January and February are rough times in schools. Days are dark and long and the hard work is upon us. It can be tough to remember why we do what we do and even tougher to feel that we’re doing it at all well.
Earlier this year, was asked to preach about Episcopal schools at Trinity Episcopal Church in Southport, Connecticut. I thought I’d share some of those remarks here:
“My teacher, let me see again.” Jesus said to him, “Go; your faith has made you well.” Immediately he regained his sight and followed him on his way.
Developing “eyes to see” is a recurring gospel theme, presented here, literally, in the story of the beggar Bartimaeus. It echoes in our secular lives as well. We talk about the “vision” of an organization or its leader. And, of course, we use the phrase “Oh, I see!” by which we mean “I now understand as I did not before.”
When I first became a teacher and taught high school history, ideas were all that really mattered. But the more I worked with young people, the more I discovered—well, I came to see—that in fact the mind was not all that mattered. I was taken aback when great intellect did not come with a warm heart or a clear moral compass. I saw other students crippled or encumbered or even paralyzed by sadness in their lives, or worry, or anxiety or anger that made learning a shadowy and illusory process. Slowly, I came to see not merely their minds but the totality of who they were…and who they were becoming.
And the longer I taught, the more it seemed to me that we need to begin at the beginning. Because by the time they were eighteen or sixteen or thirteen many young people were in some ways already “going blind”— blind in their ability to see where they fit in the world, to know their true heart, to view their neighbor as themselves, to catch a glimpse of still, small voice within. To know their soul.
Like Bartimaeus on the side of the road, deeply caring adults can also become blind to what children need. There is a contemporary illness born of anxiety, fear, and the need for control that views children increasingly as some sort of product, perfectly perfect if we could just get them to do everything and like everything and everyone and be good at everything and we hold tight and never let them from our grasp—even if, in so doing, we risk that they never find themselves, or know strength after sorrow, or redemption, or their own reasons for being.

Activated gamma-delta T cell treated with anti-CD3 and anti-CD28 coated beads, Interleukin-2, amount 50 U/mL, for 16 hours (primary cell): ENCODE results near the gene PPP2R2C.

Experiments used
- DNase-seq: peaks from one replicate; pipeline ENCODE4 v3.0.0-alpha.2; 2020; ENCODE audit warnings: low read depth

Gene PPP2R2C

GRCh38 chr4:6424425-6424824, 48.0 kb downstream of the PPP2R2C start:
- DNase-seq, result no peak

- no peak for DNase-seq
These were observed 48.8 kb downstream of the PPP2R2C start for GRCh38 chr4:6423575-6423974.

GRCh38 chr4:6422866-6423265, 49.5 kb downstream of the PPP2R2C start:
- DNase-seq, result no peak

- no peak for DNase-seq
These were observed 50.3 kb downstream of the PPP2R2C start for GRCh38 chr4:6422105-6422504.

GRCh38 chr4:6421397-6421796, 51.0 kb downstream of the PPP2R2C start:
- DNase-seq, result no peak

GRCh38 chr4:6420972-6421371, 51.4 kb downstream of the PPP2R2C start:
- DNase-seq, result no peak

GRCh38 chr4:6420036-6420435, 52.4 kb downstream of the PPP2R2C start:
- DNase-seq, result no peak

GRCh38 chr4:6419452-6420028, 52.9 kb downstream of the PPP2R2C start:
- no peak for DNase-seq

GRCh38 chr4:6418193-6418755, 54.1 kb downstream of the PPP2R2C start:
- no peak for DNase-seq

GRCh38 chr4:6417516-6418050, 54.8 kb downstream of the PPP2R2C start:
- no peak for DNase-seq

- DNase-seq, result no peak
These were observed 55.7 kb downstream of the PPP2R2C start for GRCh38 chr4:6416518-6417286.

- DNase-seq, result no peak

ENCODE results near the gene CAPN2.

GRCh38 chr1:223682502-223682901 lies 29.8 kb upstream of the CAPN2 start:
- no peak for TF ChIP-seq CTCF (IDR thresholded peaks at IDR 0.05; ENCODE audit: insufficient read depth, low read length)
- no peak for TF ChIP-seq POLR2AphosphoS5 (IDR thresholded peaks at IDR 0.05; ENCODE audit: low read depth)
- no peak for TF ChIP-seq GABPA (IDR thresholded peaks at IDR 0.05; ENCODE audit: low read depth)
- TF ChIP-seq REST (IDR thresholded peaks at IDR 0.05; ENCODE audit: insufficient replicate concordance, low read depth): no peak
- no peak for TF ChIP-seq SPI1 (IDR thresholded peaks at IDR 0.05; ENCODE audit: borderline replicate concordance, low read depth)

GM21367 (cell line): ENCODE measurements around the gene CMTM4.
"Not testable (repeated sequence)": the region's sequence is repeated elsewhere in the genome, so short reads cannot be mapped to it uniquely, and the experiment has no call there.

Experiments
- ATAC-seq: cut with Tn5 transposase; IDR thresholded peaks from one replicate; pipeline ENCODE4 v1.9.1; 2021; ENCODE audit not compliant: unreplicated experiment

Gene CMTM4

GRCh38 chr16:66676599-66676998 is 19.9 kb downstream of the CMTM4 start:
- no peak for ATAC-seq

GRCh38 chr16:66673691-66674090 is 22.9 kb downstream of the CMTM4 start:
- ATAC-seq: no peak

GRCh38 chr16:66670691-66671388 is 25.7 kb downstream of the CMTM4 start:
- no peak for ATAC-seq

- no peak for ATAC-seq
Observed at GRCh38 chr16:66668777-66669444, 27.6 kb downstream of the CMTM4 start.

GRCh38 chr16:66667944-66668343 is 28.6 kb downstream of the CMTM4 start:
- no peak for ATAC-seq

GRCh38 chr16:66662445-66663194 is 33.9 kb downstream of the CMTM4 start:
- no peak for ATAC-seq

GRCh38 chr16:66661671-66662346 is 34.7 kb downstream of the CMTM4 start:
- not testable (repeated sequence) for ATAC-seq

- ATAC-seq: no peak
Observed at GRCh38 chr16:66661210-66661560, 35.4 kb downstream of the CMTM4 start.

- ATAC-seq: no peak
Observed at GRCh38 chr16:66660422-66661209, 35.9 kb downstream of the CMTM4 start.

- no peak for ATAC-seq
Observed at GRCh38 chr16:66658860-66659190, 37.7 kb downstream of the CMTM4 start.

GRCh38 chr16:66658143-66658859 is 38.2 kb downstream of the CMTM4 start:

“My teacher, let me see again.”
Over and over Jesus tries to teach us that there is more than our human eyes can see or our minds alone can comprehend. The educational vision of an Episcopal school is one informed by grace and faith as well as by math and English. Drawing upon the great Quaker educator Parker Palmer, Lucy Nazro, a legendary Episcopal school head of St. Andrew’s Episcopal School in Austin, Texas, put it this way:
With the mind’s eye we see a world of fact and reason. It is a cold and mechanical place, but we have built our lives there because it seemed predictable and safe …. (But) we open the eye of the heart and we see another sight: a world warmed and transformed by the power of love, a vision of community beyond the mind’s capacity to see. We cannot forsake our hearts, and yet we cannot abandon our minds. How shall we use both eyes not to create a blurry double image, but one world, in all its dimensions, healed and made whole?
Episcopal schools are places that teach students to use both eyes: the mind’s eye and the eye of the heart: a wholeness of spirit, a connection to others, a life graced by joy and purpose. In Episcopal schools, ideas matter and spirit matters. We strive for equity and justice not because it’s trendy but because it is our gospel call. Students give service not to build a resume but because it’s the right thing to do. This is what led me to and holds me fast to Episcopal schools.
It is a vision that challenges the most common stereotypes of private and Episcopal schools: rich, spoiled, exclusive, sheltered, and self-indulgent. The truth is that great Episcopal schools transform all: the poor, the middle class, and the rich. Bound together, we are changed together. Episcopal schools alums will speak over and over again about how well they were prepared academically but even more about how they were shaped in fundamental ways.
But it’s a secular world out there, I hear you say. Who wants this kind of education?
It is true that more Americans are increasingly secular. According to the Pew Forum on Religion in American Life, one-fifth of the U.S. public and a third of adults under 30 are religiously unaffiliated, the highest percentages ever in Pew Research Center polling. This large and growing group of Americans is less religious on many conventional measures, including how frequently they attend religious services.
However, a new Pew survey also finds that many of these 46 million unaffiliated adults remain religious or spiritual in some way. They persist in their belief in God, they seek a spiritual life, and they believe that religion can be a positive force for good in society.
Will they come to church? Maybe. Maybe not. Will they choose a school for their children that is both educationally excellent and speaks to spiritual longing, a belief in the common good, and a belief that religion—and churches—are forces of good in the world? Experience tells me: yes.